Quince, ayva as in Turkish, is a seasonal fruit, best enjoyed from October to early January and it is plentiful in Turkey. It is a rare treat to get in England, so you can imagine my excitement seeing them at the Turkish Market in Cheam, in Southeast England. I got my quinces and my heart was set to make the much loved, delicious Turkish quince dessert, Ayva Tatlisi.
Quince comes from the same family as apples and pears, and has a deliciously fragrant, rosy smell. There are also many health benefits of quince; it is packed with fiber, potassium and antioxidants. Quince is delicious when it’s ripe and you can enjoy eating raw, though it can also be quite tough to tackle. The hard, tangy and pale quince becomes soft, fragrant in a beautiful dark rosy pink color when it is cooked; quite a transformation for this humble fruit. Quince dessert, Ayva Tatlisi, is very popular in Turkey enjoyed in winter time, and it is divine, when cooked properly. You may notice some of the quince desserts come up in very deep, almost artificial red color, and I am afraid that case some artificial coloring may have been added to achieve this, to save up on the cooking time.
One of the elements that give this quince dessert its gorgeous color and fragrant taste is the slow, gentle cooking. I cooked mine for about 1 hour and 20 minutes, and the transformation in the color and texture was amazing. Make sure to keep the seeds in the pan when you’re cooking the quinces; they help bringing out that gorgeous deep rosy pink/amber color. I also keep the peeled skin of quince in the pan; they all together bring a fragrant smell, beautiful color and thicken the syrup as the seeds contain pectin, a natural thickener.
I hope you enjoy this easy and delicious quince dessert, Ayva Tatlisi; it simply melts in the mouth. You can prepare ahead of time and it keeps well in the fridge for 2-3 days. I love the fruity desserts in Turkish cuisine; they are fragrant and packed with flavor, also included in my cookery book, Ozlem’s Turkish Table, Recipes from My Homeland, available to order at this link.
Preparation time: 15 minutes Cooking time: 1 hour 20 minutes (or a little more, depending on the size of the quince)
2 medium size quinces
150gr/ ¾ cup sugar (or 20 – 30 gr more, if you prefer sweeter)
16oz./2 cups water
30ml/2 tbsp. juice of lemon
30ml/ 2 tbsp. ground cinnamon
Turkish thick cream, Kaymak, or clotted cream to serve
Crushed pistachio nuts or walnuts to serve
Wash and cut the quinces in half, from top to bottom. Scoop out the core and keep the seeds, save the seeds aside. Peel the skin of the quince halves and set them aside too. Rub the peeled quince halves with the lemon juice; that will help quince not to go dark in color.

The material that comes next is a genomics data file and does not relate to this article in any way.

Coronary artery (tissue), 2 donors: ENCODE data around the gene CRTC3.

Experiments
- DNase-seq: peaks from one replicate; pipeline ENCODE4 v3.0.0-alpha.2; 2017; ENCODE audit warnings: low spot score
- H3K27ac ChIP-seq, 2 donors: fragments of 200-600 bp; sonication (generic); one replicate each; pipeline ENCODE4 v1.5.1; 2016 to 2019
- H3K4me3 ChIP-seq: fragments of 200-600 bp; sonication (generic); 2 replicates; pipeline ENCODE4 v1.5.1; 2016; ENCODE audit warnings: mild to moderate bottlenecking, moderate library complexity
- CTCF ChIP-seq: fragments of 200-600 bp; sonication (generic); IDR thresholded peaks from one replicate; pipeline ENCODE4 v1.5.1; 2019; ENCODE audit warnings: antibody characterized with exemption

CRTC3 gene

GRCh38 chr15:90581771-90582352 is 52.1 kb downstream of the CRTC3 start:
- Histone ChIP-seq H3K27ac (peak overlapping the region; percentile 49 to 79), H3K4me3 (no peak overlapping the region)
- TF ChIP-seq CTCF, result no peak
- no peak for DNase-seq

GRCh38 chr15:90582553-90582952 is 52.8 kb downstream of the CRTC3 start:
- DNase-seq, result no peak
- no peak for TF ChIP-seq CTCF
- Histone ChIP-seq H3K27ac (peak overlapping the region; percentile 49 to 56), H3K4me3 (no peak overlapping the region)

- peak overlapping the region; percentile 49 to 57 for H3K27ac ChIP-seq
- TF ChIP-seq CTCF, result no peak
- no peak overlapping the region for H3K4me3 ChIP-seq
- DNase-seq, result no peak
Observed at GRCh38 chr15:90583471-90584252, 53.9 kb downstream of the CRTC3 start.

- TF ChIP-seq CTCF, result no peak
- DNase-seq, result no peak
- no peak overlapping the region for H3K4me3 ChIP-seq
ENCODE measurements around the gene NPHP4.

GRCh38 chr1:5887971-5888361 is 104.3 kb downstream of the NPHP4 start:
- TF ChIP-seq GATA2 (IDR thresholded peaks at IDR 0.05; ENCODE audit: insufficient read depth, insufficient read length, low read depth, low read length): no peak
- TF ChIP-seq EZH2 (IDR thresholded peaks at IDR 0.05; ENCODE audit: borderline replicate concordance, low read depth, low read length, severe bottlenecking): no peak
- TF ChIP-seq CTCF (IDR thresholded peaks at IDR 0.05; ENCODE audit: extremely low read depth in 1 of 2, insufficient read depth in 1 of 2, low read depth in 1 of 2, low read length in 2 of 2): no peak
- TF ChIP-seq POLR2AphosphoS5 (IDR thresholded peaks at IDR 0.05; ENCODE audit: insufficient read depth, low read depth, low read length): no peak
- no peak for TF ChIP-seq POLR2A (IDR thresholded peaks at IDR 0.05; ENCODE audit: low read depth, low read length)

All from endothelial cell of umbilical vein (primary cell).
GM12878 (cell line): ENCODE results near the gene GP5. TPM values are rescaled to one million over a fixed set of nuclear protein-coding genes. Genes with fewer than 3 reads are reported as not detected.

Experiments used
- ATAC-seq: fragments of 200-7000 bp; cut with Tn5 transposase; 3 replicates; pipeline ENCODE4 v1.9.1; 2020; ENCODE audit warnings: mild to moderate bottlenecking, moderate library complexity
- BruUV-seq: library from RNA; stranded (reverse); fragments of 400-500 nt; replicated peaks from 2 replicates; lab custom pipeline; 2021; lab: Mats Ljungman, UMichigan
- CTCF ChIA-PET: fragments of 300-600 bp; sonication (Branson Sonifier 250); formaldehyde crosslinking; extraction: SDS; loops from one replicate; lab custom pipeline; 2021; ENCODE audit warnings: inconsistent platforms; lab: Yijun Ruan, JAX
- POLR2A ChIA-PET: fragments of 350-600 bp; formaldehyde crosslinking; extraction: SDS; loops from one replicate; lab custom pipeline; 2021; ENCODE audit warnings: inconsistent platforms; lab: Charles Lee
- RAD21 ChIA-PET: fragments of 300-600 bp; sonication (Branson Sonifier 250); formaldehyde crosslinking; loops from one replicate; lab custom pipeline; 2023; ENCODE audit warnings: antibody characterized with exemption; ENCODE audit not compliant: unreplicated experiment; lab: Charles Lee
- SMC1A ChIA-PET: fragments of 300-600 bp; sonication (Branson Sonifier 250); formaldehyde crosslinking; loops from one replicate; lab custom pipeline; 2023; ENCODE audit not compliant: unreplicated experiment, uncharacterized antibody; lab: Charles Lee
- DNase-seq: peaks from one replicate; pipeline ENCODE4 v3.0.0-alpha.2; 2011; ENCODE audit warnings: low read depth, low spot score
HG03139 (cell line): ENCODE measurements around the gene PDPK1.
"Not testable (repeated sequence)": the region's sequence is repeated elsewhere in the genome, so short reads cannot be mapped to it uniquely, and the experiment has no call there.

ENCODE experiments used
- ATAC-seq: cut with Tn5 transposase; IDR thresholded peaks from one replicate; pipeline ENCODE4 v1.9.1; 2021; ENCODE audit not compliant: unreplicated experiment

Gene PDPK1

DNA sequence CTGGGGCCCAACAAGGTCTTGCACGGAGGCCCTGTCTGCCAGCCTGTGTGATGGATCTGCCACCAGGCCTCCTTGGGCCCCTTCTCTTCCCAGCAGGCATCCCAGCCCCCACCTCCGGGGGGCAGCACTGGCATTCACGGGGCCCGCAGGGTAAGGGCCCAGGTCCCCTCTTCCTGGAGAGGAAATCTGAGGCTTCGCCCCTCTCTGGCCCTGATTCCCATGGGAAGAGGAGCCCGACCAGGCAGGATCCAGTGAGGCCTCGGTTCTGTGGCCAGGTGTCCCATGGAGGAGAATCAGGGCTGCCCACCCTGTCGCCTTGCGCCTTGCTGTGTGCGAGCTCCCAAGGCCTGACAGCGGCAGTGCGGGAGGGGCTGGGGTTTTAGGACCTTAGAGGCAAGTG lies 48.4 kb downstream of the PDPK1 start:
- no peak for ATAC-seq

Spread the peels of quince as a layer in a heavy pan, wide enough to have 4 quince halves in one layer. Place the quince halves on top, in a way that the hollow side faces upwards. Spread the sugar evenly over the halves and stir in the reserved quince seeds, cloves and the water.
Bring the pan to a boil then reduce the heat to low and cover the pan. Simmer gently for about 40 minutes. Check the quinces and flip the halves gently to the other side. The quinces will start turning to a rosy, darkish pink color and the syrup will start to thicken and caramelized. Stir in the ground cinnamon, cover and cook on low heat for another 40 minutes or until the fruit is cooked (you may need a little more or less cooking time depending on the size of the quince), turn the heat off. You will now get a richer dark rosy pink color and some caramelisation.
Leave the cooked quinces cool in the pan. The syrup will thicken even more and the color will go darker, thanks to the seeds acting as a natural thickener. Once cool, place the quince halves on a serving plate, with a dollop of clotted cream or even better, Turkish kaymak, the thick cream of the water buffalos over the top. You can sprinkle some crushed pistachio or walnuts over and serve.
This delicious quince dessert keeps well in the fridge for a good 3 days.
Ozlem’s Turkish Table Cookery Class at the Istanbul Culinary Institute on 19th February; Registration Started!
My Turkish cookery class at the Istanbul Culinary Institute is now open for registration. Please contact Istanbul Culinary Institute for registration, if you’d like to join us. We will be talking about and showcasing the artful use of spices and prepare these delicious recipes, focusing on Southern Turkish cuisine. Participation is limited; hope to share a delicious Turkish bite together!